So, I am happy with the progress we are making so far. If you are interested in following our group and contributing an idea, I know that that my pre-service teachers would appreciate it. You can find a list of them here, and we are using the #eng315cmu hashtag.


Creative Commons License
This work is licensed under a Creative Commons Attribution-NonCommercial-ShareAlike 4.0 International License.

Social Media, Educational Research, and “Keeping It Real”

#TeachDoNow Logo
Join the KQED #TeachDoNow MOOC this summer!

This summer, I’m participating in KQED’s #TeachDoNow MOOC, though I am just a little bit behind the game. I finally caught up on the week one webcast, and I have been checking out the discussion board on Google+.  Later this summer, the week of August 11, I will cohost a webcast on the idea of “How do you manage learners, tasks, resources, and assessment in a connected learning environment?” There are many things happening in many places with this MOOC, and I am really intrigued how they are using Tagboard as a hub for collecting resources.

So much to think about! This, of course, is both the opportunity and a challenge of social media use in education. For the moment, however, I want to focus on the question of the week: What is the value of social media for your professional learning?

Of all the possible answers to this question that I might consider — such as finding resources that I can use in courses and workshops for preservice and in-service teachers, delving more deeply into the lesson ideas and unit plans of networked colleagues, or simply keeping my finger on the pulse of conversations around education — the biggest value for me, as an educational researcher and teacher educator, is simply making connections with K-12 colleagues.

There are many examples that I could cite, but I will share one that happened just this week. On Wednesday, I was presenting a session about growing your PLN at the Michigan Reading Association‘s summer literacy conference. In my session, one of the participants was an NWP teacher consultant from the Lake Michigan Writing Project, Erica Beaton, whom I hadn’t had a chance to meet in person, though we were connected on Twitter. She acted as a guide and mentor to others in my session as they were learning to use Twitter. I, in turn, then made the choice to attend her session on “creating hype for reading,” and posted numerous resources.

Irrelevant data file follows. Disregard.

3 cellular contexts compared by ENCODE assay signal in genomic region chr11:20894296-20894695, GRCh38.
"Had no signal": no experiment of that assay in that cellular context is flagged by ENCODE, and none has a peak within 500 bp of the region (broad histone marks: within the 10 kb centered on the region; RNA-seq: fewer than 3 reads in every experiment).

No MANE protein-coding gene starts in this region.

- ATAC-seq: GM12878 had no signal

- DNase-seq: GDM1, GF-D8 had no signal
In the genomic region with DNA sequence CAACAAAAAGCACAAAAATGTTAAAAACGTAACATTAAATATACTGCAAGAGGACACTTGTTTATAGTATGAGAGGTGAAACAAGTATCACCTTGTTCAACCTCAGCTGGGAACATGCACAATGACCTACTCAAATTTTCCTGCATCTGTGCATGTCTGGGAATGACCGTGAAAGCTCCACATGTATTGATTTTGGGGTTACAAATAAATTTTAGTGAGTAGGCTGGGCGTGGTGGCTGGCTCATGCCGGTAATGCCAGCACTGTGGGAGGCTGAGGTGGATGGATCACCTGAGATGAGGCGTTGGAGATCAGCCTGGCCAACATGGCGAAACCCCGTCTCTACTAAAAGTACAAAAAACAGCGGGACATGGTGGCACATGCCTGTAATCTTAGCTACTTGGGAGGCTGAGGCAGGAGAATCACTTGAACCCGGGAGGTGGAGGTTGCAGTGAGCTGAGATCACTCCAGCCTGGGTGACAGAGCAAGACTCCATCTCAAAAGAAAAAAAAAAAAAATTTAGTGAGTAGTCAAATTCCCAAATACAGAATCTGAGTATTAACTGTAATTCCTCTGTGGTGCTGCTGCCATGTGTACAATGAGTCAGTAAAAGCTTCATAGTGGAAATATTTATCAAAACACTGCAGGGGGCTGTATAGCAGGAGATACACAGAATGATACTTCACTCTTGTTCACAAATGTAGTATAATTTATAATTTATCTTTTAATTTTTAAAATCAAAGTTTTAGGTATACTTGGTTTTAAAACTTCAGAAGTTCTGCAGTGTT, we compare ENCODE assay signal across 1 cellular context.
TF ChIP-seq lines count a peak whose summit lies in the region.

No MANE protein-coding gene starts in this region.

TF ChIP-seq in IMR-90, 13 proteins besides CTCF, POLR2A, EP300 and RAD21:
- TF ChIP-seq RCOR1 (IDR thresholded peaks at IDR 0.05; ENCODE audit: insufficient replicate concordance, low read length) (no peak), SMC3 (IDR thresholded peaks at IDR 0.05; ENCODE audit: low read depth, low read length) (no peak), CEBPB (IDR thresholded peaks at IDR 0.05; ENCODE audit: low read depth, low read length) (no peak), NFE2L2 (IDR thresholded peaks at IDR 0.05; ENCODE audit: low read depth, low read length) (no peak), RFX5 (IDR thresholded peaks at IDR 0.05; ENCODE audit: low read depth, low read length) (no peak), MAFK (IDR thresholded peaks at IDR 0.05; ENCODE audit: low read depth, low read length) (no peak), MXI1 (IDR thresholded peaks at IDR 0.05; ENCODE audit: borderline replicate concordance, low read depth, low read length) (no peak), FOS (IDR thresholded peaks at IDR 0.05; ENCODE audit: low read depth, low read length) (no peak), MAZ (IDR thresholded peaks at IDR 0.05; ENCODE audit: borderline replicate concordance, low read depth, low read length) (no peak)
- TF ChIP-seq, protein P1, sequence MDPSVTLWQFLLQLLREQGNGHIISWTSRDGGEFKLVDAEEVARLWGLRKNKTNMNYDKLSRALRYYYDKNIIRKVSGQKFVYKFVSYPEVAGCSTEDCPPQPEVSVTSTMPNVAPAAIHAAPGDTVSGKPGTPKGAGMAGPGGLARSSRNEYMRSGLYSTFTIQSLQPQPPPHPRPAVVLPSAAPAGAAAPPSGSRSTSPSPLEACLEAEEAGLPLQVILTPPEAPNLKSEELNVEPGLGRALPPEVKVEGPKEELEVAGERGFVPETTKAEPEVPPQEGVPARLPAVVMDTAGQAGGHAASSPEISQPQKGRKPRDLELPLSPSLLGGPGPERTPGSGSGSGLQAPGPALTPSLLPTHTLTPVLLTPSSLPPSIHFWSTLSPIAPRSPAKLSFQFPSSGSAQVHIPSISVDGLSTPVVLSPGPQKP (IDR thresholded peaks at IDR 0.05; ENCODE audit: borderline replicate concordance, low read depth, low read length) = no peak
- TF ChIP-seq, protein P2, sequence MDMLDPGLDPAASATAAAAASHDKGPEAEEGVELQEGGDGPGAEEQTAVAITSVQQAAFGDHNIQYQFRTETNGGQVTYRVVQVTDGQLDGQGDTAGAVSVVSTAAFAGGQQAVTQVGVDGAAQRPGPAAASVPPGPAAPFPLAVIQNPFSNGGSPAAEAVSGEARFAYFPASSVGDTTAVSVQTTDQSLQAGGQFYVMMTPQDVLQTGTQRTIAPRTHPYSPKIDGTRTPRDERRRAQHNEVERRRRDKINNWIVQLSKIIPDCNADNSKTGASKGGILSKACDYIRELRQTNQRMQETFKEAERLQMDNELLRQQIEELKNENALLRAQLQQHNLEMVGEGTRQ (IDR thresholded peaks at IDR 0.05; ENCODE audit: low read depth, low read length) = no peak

At the end of the session we were talking about possibilities for engaging readers with e-books. Though we only have a few moments, it turned into a lively conversation and Erica offered me an invitation to visit her classroom next school year. What had begun as a collegial, though semi-anonymous relationship on Twitter before the conference quickly blossomed into a new professional connection and, ultimately, will probably result in me visiting her classroom and — who knows? — perhaps even writing an article together or co-facilitating a conference presentation.

This is but one example of how social media contributes to my professional learning, specifically as an educational researcher and teacher educator. I am talking with teachers all the time, and many times those conversations begin on social media and result in sharing coffee or a meal together. As one Michigan colleague, Todd Bloch, recently reminded me, our K-12 colleagues rarely, if ever, actually see university researchers and teacher educators engaged in real conversations with teachers, visiting classrooms and attending the conference sessions. This continues to exacerbate the “ivory tower” divide between educational research and classroom practice, and he was appreciative of the fact that I present at conferences, visit classrooms, write with teachers, and participate in social media.

All of this is to say that social media — to use the popular phrase — “keeps it real” for me as a professor with deep roots in the K-12 classroom. Social media participation is a must for all educators, especially those of us who do educational research and are preparing the next generation of teachers. To do less is a disservice to the educators that we serve and to our own sense of what it means to be a professional.


Creative Commons License
This work is licensed under a Creative Commons Attribution-NonCommercial-ShareAlike 4.0 International License.